Human migrations out of Africa, Stephen Oppenheimer
Interviewee: Stephen Oppenheimer.
Essentially there are only two or perhaps three routes out of Africa. One is across the mouth of the Red Sea, the other is across the Suez, and the third is across the Straits of Gibraltar. And really there's very little evidence that the original modern human migration went across Gibraltar, although other migrations certainly did. And so it's a choice of two, between the mouth of the Red Sea and the Suez. And to determine which route was taken, we really have to look at the descendant lineages, or descendant haplogroups or genetic lines, which are on the other side of that gate. And if we look in southern Arabia in India, we find all of the early branches of M and N [two human lineages] in great profusion. If on the other hand, we look in the Near East, all we find is N. And not only do we only find N, we only find highly derived groups of N, which are characteristic of Europeans and Near Easterners. And so the diversity of lineages that are found outside the gate, northern gate, are very much less than the diversity of lineages which are found to the east of the southern gate.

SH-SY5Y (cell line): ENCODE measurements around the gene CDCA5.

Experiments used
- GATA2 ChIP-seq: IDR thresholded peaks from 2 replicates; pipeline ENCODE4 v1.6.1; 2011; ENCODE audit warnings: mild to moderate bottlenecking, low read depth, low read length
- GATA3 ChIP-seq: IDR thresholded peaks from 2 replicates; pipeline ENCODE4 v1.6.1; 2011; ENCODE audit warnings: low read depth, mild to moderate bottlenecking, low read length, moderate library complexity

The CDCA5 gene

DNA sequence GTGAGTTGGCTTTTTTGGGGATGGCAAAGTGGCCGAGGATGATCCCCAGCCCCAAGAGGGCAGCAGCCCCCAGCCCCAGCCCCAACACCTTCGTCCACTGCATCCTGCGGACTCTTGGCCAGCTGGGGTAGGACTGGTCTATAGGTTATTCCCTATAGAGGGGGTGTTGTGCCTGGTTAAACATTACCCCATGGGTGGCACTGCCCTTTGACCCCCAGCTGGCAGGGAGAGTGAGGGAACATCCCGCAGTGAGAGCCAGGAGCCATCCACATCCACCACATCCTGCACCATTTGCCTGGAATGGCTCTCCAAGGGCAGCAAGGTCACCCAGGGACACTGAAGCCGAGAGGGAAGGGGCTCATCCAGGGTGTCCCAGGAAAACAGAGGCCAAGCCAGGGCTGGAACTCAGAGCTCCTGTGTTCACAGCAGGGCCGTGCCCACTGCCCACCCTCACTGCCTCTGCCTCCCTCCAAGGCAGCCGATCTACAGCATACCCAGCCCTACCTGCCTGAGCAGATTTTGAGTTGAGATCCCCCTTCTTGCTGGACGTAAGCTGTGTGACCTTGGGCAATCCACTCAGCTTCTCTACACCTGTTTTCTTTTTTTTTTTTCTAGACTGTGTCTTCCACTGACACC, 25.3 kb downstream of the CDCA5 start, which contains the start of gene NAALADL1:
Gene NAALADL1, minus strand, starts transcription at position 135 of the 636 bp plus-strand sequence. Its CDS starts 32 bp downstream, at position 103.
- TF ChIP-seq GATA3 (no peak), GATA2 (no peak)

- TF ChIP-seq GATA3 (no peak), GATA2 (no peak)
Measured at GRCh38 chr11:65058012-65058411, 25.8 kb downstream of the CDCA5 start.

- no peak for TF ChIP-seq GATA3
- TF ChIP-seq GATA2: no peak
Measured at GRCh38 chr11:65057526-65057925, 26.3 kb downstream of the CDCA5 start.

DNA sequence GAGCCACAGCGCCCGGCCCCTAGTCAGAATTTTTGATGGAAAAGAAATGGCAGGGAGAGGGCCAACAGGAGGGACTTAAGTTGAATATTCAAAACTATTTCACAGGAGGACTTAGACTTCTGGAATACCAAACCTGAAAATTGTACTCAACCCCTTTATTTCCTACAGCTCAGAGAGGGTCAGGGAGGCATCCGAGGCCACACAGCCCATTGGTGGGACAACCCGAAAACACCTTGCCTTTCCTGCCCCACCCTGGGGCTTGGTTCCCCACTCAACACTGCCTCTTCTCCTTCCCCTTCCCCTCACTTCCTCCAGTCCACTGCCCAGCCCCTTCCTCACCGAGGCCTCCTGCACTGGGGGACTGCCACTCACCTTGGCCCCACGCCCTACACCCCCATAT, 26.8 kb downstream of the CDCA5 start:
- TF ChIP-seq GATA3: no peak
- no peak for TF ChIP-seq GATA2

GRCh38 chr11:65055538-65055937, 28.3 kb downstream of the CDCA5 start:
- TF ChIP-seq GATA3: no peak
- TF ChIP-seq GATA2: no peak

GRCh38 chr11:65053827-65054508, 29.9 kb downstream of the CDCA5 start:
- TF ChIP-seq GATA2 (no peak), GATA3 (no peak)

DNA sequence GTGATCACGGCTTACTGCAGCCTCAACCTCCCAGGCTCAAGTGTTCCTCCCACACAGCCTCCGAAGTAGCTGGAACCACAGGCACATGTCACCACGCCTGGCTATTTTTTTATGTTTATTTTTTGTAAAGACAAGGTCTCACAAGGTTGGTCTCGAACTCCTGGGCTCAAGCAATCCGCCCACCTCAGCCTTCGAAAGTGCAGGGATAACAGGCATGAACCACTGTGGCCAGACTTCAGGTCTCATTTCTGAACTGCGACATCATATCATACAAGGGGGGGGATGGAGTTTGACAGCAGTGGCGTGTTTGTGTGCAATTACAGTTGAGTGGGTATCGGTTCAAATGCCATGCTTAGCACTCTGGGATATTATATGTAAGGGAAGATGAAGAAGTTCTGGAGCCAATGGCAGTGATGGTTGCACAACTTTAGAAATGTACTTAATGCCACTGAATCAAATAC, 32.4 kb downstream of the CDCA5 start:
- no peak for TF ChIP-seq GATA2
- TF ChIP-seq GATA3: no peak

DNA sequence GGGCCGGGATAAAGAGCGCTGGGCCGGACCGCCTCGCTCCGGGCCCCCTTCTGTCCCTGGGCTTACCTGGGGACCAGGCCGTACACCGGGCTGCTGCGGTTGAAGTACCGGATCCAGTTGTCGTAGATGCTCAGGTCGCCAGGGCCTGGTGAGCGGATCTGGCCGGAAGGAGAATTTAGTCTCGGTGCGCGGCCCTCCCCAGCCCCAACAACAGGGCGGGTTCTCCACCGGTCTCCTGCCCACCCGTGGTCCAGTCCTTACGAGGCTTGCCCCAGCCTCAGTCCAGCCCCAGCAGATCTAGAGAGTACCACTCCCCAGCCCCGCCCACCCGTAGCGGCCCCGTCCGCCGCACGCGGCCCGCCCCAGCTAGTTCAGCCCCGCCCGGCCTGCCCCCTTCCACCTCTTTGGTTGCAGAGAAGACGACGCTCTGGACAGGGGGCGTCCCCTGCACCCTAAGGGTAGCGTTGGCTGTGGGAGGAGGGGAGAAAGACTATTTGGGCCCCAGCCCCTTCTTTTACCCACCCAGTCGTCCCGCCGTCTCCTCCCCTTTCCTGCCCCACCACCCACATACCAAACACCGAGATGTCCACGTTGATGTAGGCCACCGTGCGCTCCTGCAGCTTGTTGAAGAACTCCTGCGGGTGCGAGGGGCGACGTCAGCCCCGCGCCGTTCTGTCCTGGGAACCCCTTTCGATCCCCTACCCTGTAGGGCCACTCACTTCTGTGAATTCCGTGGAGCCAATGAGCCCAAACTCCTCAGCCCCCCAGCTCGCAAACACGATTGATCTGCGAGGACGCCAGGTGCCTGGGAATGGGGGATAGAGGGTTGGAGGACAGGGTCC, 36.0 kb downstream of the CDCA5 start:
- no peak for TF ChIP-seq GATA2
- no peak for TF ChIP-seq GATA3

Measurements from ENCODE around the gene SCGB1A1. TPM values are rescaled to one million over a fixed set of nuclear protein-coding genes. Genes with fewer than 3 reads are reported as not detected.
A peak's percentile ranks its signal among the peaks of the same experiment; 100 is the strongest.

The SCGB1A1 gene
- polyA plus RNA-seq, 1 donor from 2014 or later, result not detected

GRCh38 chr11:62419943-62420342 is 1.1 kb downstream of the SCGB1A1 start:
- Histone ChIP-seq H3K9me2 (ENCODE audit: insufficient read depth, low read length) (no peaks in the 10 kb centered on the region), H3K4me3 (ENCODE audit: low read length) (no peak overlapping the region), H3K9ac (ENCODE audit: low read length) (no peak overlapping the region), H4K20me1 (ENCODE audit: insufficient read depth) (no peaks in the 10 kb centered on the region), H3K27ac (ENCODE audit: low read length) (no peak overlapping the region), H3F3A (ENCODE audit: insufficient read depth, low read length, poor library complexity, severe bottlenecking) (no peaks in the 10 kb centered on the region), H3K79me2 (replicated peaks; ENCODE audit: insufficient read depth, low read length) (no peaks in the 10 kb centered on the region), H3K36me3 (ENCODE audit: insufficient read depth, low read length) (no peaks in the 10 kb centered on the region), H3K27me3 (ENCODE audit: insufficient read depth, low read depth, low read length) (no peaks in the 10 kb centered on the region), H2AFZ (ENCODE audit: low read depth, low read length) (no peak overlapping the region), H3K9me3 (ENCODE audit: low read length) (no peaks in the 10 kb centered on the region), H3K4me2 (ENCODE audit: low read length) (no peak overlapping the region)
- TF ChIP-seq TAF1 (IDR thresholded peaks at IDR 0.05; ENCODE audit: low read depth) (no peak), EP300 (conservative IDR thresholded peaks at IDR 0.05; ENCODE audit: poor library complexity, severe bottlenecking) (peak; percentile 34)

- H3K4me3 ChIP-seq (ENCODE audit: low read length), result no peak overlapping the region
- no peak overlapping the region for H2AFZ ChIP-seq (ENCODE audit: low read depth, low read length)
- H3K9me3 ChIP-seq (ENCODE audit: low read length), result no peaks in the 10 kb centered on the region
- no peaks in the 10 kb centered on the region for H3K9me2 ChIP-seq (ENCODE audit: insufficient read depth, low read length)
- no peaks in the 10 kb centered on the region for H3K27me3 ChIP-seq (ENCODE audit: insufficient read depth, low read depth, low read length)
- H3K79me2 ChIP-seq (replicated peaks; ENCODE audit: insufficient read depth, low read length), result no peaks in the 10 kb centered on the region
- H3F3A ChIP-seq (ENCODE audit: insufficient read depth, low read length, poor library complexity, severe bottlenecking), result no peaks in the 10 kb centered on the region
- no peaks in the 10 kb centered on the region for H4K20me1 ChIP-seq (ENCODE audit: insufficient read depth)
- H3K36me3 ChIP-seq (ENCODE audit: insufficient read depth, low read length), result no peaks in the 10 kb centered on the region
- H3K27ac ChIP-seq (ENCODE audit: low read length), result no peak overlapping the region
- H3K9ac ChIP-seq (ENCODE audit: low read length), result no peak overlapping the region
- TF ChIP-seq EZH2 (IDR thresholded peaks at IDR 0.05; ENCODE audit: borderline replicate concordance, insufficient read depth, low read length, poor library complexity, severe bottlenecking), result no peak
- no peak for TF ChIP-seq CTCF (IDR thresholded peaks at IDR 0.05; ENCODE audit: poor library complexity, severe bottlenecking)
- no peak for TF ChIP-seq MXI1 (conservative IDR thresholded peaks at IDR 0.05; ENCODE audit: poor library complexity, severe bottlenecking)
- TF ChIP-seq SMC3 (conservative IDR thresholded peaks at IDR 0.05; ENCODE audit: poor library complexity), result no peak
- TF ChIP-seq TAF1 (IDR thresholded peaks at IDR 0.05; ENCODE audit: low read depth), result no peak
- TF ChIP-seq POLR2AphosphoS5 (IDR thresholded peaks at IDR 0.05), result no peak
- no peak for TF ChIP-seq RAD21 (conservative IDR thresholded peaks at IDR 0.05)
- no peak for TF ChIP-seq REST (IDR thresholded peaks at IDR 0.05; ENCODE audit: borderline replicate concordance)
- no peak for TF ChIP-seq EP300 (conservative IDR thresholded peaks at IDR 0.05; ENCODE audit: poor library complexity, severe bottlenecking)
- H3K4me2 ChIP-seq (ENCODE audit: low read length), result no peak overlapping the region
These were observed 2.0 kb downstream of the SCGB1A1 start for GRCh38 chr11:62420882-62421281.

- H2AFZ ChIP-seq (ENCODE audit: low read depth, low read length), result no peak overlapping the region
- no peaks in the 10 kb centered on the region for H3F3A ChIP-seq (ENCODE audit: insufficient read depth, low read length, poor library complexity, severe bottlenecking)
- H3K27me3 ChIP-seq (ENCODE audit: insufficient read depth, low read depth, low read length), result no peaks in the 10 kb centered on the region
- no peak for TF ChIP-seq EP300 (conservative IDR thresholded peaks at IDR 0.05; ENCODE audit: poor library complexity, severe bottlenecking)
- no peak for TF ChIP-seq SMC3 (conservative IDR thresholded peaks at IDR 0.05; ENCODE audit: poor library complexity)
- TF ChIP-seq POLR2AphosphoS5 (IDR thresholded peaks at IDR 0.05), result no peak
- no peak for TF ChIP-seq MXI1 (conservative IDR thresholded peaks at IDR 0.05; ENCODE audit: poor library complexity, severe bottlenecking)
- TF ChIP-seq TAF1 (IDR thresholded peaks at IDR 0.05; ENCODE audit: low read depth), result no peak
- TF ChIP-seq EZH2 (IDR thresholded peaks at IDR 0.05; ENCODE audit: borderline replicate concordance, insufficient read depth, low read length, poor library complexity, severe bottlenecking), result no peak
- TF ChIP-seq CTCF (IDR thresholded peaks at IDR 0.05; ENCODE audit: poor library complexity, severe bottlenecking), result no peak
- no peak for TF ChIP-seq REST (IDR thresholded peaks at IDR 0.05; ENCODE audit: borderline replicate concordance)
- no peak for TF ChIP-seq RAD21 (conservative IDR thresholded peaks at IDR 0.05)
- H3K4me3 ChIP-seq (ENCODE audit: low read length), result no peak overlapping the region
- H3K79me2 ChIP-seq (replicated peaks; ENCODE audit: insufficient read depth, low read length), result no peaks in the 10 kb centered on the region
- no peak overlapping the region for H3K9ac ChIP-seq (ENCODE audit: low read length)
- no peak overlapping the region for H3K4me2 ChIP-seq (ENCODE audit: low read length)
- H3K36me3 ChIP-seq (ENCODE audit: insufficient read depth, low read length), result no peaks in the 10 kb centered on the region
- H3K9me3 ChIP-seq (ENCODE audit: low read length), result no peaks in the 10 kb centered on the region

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Stephen Oppenheimer talks about migrations to Europe and Australia.
Geneticist Stephen Oppenheimer talks about the climatic and physical obstacles faced by humans migrating out of Africa.
Geneticist Stephen Oppenheimer talks about the mitochondrial DNA and Y chromosome lineages of our ancestors.
Geneticist Stephen Oppenheimer talks about the climatic conditions that would have allowed modern humans to colonize Europe.
Mitochondrial DNA pioneer Douglas Wallace explains the movement of different lineages of humans from Africa into Europe and Asia.
Mitochondrial DNA pioneer Douglas Wallace speaks about the movement of different populations out of Africa.
Geneticist Mark Stoneking, co-author of an early mitochondrial DNA paper, talks about the competing theories of human origins.
Author Steve Olson talks about the stable and isolated history of the San people of Southern Africa, who are sometimes known as "Bushmen."
Mitochondrial DNA pioneer Douglas Wallace speaks about a possible migration of people from Europe to the Americas, 15,000 years ago.
Mitochondrial DNA pioneer Douglas Wallace talks about the migrations of people from Asia into the Americas.